ohtheholidays Mon 09-May-16 09:20:16

Of course you should at least offer to clean up.
I know people can get embarrassed(we have 5DC and 2 of our DC are disabled and autistic) but it doesn't sound like the parent in this case was.Carrying on shopping,not seeing to your own poor child that is now wet or offering to help clean up the mess does not sound like embarrassment,it sounds more like don't give a damn to me.

Janeymoo50 Mon 09-May-16 09:23:12

I'd offer to help, comfort my child and say sorry. More than likely the'd refuse help (and what would I use anyway).

ImNotDancing Mon 09-May-16 09:24:23

our clean up attempts were pretty makeshift tbh haha i used half a roll of loo roll and two carrier bags while my manager mopped

unlucky83 Mon 09-May-16 09:33:08

My DD1 threw up in Woolworths - I stood and watch two employees clean it up...but was apologising like mad. I think it was I was too shocked and horrified to actually do anything bar repeatedly say sorry.
(DD had been playing up, being difficult before - bored - so when she said she felt poorly I didn't really believe her sad )
I did take in a box of roses and a card the next week as a thank you -so you never know...
DD2 threw up spectacularly in KFC - it was quiet and she walked the length of the counter towards me throwing up ...3 tills worth. I did offer to help but the assistant told me not to...she'd got gloves, disinfectant etc. I meant to take a thank you in but didn't get time/round to it for weeks (it was a bit out of the way) and then felt too awkward but I really should have done blush.

ILovePies Mon 09-May-16 11:08:45

DS once wet himself in Argos, I quickly wiped it up with a wet wipe, informed them of it, apologised then ran off to sort out DS!
Thought it would be pretty standard to at least offer!

NannawifeofBaldr Mon 09-May-16 11:13:21

It only happened once to us in a restaurant. I had started cleaning up while my DH took child off to get changed, when the lovely waitress bustled up with blue roll and disinfectant and shooed me out the way.

"It's my job" she said "don't worry, happens all the time". I was mortified and she was soooo nice about it. We left her a huge tip and didn't go back for 6 months.

Housemum Mon 09-May-16 11:20:36

Most places would want their own cleaner to sort it, but I would still offer to help first and would definitely make sure I had found a member of staff rather than leave a puddle and run.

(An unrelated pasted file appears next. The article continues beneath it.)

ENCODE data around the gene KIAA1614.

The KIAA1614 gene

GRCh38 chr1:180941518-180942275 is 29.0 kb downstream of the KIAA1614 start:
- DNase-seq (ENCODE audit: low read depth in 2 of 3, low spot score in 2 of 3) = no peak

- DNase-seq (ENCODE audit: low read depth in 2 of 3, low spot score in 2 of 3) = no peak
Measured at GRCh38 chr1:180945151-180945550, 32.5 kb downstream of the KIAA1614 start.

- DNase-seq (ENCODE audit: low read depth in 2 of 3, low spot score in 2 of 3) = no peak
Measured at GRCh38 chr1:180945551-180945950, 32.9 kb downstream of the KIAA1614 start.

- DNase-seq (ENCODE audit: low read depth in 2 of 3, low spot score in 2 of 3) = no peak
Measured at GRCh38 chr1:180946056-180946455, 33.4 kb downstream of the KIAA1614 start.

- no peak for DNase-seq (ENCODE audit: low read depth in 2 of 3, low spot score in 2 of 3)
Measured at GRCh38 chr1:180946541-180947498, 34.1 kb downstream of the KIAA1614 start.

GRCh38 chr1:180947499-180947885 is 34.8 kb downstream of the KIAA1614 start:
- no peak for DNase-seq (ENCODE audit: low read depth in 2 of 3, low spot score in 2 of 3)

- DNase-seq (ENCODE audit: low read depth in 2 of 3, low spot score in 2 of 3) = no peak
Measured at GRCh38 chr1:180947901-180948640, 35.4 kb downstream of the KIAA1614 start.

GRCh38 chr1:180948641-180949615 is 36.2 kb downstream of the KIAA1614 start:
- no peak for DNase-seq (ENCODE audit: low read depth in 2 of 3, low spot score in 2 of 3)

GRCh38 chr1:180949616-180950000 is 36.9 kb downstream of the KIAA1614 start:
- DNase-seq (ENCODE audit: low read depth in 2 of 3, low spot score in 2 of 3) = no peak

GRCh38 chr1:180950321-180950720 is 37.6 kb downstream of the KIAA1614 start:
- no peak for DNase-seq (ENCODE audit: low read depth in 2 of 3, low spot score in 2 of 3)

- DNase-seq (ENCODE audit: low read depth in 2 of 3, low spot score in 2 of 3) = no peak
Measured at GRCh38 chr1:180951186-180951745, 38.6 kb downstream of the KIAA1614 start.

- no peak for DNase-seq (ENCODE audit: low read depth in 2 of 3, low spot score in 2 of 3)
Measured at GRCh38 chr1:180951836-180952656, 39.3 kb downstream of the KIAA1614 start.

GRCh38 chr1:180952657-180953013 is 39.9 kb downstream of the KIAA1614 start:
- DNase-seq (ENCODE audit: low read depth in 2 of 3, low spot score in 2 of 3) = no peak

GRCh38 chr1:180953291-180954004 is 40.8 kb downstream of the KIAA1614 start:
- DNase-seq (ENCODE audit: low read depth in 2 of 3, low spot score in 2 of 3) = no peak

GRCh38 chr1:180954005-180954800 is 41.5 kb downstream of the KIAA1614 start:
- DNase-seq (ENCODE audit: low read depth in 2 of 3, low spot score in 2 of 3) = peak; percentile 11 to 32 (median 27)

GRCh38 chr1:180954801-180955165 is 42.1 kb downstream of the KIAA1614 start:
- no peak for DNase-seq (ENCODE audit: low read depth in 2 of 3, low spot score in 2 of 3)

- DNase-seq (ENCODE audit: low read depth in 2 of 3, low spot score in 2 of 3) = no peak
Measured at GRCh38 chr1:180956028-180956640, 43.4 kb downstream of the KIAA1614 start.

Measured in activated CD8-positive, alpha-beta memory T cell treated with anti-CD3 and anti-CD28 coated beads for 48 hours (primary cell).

ThreeBecomeFour Mon 09-May-16 11:27:21

This happened to me recently in a tile shop. My recently potty trained son wet himself. I was pretty embarrassed about it so I offered to clean it up and was given paper towels to use. (I was very impressed with the tiles he wet on - they cleaned up beautifully! ). Sadly we've had a few very public accidents but we've always cleaned him and the area up and tried to hide our red faces lol

Cressandra Mon 09-May-16 11:39:03

Yes she should offer, or at least apologise profusely, but we don't all react perfectly at all times. It's also important to get the child sorted. A very wet child can be a more urgent problem than a wet floor, especially if upset and mortified. I don't think I'd leave my wet child standing there (possibly creating another puddle because she should be on a loo NOW!) to take over floor cleaning from 2 competent adults.

AdrenalineFudge Mon 09-May-16 11:43:46

I think the mother should at the very least have offered to clean up. There's another thread at the moment about the rude behaviour of customers to retail staff. This seems quite minor on the face of it but I agree that you're not being unreasonable.

SnookieSnooks Mon 09-May-16 14:48:51

Dd1 weed on floor in Waitrose. This was shortly after I had asked a member of staff to use their loo. They told me I had to go to public loo over the road.... So I had to pay and by the time I'd done that, DD could no longer wait. I left staff to wipe up.... Sainsbury's let us use the staff loo....